Whenever someone asks why I decided to move to Italy they all knowingly grin and pre-empt my response with “it was an Italian boy you fell for, no?”

So much of the allure of Italy for me is about living in this melodious and ancient language. Whether you love Italian for its lyricism or your linguistic pursuits are from a desire to deepen your relationship with an Italian, why is it that females seem more inclined to work at becoming fluent? Are many men just lazy and would prefer to move to an English-speaking country? I remember when I lived in Japan I was constantly surprised by the number of Anglo-saxon males in relationships with Japanese women who didn’t even attempt to learn the language while their girlfriends would suddenly become fluent overnight to maintain the relationship. I know, I know… there are always exceptions. However, researching this topic, I found articles such as one by Anne Merritt for The Telegraph that substantiated this seemingly indiscriminate claim that women are better at languages than men. According to linguistic studies “girls’ brains show greater activity in the areas used for language encoding” and across Europe, East Asia, and Latin America “all studies have concluded that female foreign language learners tend to use more varied study methods than their male peers.” Meanwhile a language learning site found that “female users are four times more likely to chat with native speakers of their target language.”

Kylie-VespaI have so many male friends and ex-boyfriends who are magnificently romantic. They’re the types who book international flights the night before to show up on her door and profess their love (sometimes in song). They’re the types who are right there beside me grinning and hoping and dreaming after watching some romantic film narrative where the guy gets the girl with that final hyper-eloquent one-liner in the rain. They want to risk everything and be foolish and scared and bankrupt all to find the girl they were meant to kiss. So why aren’t there more of them trying to do all of that in Italy, the ULTIMATE land of reckless romantics? Chissa’.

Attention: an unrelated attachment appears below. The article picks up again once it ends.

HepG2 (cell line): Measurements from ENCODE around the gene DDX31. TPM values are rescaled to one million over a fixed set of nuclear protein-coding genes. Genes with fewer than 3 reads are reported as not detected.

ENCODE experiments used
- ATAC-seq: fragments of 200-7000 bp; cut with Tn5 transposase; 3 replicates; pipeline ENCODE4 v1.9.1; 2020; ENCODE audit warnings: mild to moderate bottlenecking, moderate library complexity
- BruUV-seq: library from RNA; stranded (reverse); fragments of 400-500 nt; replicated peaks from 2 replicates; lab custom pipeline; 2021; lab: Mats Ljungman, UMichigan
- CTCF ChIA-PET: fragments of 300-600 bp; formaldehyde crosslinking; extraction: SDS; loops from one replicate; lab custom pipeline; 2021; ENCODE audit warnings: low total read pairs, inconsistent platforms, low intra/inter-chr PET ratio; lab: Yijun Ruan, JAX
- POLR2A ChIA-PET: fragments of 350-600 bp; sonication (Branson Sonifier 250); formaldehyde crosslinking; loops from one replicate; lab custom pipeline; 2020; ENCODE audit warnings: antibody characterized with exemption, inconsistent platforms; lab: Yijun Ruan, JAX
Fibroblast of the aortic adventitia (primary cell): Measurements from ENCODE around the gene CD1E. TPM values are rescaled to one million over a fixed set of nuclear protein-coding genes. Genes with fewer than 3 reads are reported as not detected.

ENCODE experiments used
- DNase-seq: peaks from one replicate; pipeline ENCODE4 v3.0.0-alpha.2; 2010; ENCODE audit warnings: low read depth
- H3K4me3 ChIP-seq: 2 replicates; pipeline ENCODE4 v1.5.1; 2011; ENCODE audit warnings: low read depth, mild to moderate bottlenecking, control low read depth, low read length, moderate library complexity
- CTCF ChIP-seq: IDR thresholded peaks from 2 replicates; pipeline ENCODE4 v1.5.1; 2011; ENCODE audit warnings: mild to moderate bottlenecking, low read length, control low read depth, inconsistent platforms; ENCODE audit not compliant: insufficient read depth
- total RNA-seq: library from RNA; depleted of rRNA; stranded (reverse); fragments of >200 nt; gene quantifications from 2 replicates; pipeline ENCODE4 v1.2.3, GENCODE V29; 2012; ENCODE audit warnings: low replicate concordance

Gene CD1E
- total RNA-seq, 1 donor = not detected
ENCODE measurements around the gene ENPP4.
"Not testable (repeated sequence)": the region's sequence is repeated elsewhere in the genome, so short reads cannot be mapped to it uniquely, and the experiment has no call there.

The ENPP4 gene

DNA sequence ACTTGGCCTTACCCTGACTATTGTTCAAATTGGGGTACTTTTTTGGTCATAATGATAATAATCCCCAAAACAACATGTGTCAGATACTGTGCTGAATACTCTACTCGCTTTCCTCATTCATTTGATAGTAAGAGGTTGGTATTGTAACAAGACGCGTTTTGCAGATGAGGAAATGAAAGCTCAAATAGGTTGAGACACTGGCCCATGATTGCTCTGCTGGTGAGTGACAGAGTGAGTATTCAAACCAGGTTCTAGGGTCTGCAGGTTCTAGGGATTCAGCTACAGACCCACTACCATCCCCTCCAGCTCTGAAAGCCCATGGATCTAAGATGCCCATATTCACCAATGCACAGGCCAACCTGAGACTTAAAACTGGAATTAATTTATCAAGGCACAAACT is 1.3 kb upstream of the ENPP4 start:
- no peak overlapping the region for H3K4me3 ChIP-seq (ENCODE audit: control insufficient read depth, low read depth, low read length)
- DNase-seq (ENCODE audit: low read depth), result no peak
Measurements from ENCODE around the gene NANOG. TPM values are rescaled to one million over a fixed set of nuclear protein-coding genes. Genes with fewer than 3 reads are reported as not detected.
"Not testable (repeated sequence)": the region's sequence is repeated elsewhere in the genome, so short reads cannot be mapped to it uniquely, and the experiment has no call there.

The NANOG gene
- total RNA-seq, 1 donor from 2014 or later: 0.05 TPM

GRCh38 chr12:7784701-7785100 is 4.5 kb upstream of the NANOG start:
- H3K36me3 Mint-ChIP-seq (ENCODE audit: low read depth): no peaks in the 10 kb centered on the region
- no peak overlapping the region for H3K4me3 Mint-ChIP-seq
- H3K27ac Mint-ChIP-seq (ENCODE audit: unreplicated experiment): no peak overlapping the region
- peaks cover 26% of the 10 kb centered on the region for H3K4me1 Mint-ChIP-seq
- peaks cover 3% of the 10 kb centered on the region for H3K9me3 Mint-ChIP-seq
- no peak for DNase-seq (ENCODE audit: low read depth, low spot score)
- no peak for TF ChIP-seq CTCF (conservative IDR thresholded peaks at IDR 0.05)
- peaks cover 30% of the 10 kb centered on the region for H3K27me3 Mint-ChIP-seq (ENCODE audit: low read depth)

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19 Comments

  • Hmmm, interesting! The first thing to mind when I think of Italy is gorgeous men, so the sex appeal from a female perspective is undeniable. But I’m curious, what is the general climate of dating, sex, romance, and marriage among Italians in their own country? Is it really that romantic? Doesn’t Italy have one of the lowest birth-rates in world, and people get married, if ever, in their 40’s? I just wonder if there isn’t some degree of cultural baggage that affects our love lives. It’s not fashionable to discuss, but I can’t help but feel like the historical realities of extreme sexism, nepotism, Catholicism, corruption, and aggressiveness/ stronzo mentality affect the social climate for both men and women. In my experience in Italy, I am a woman first and always, then a person. Gender is never not an issue. But honestly, aren’t sexuality and sensuality two of Italy’s most attractive traits? I feel like it’s male-dominated hypersexuality, though, deepened by a strong gay and bisexual subculture (shocking the level of denial and hypocrisy about homosexuality in Italy still). But it’s obvious that foreign women love Italian men. What do Italian women think of foreign men? It’s not that Italian men have set the bar so high that it’s hard for an outsider to compete, but still, maybe it’s a challenge to attract the attention of a beautiful Italian woman. Italy’s a tough country to be sexually frustrated in. Sex is in the air, and if you can’t partake in all the fun and all the mystery, it can be tortuous. There is also the reality that doing business in Italy is totally different than other countries. I guess I’m saying…maybe it’s not easy for a foreign guy to do business in Italy, nor to fit into a very hierarchical, machismo, competitive culture.